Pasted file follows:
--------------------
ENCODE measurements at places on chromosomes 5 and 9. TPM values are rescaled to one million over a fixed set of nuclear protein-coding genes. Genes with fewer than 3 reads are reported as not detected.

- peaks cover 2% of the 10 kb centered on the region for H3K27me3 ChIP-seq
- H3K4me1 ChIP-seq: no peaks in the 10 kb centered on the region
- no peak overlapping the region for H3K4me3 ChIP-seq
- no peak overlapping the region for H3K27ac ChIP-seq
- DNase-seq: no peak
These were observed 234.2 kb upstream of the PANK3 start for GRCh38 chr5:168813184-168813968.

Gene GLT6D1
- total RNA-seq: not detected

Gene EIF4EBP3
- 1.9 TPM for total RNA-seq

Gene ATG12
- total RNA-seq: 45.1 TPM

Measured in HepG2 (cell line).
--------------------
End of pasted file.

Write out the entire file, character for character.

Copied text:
ENCODE measurements at places on chromosomes 5 and 9. TPM values are rescaled to one million over a fixed set of nuclear protein-coding genes. Genes with fewer than 3 reads are reported as not detected.

- peaks cover 2% of the 10 kb centered on the region for H3K27me3 ChIP-seq
- H3K4me1 ChIP-seq: no peaks in the 10 kb centered on the region
- no peak overlapping the region for H3K4me3 ChIP-seq
- no peak overlapping the region for H3K27ac ChIP-seq
- DNase-seq: no peak
These were observed 234.2 kb upstream of the PANK3 start for GRCh38 chr5:168813184-168813968.

Gene GLT6D1
- total RNA-seq: not detected

Gene EIF4EBP3
- 1.9 TPM for total RNA-seq

Gene ATG12
- total RNA-seq: 45.1 TPM

Measured in HepG2 (cell line).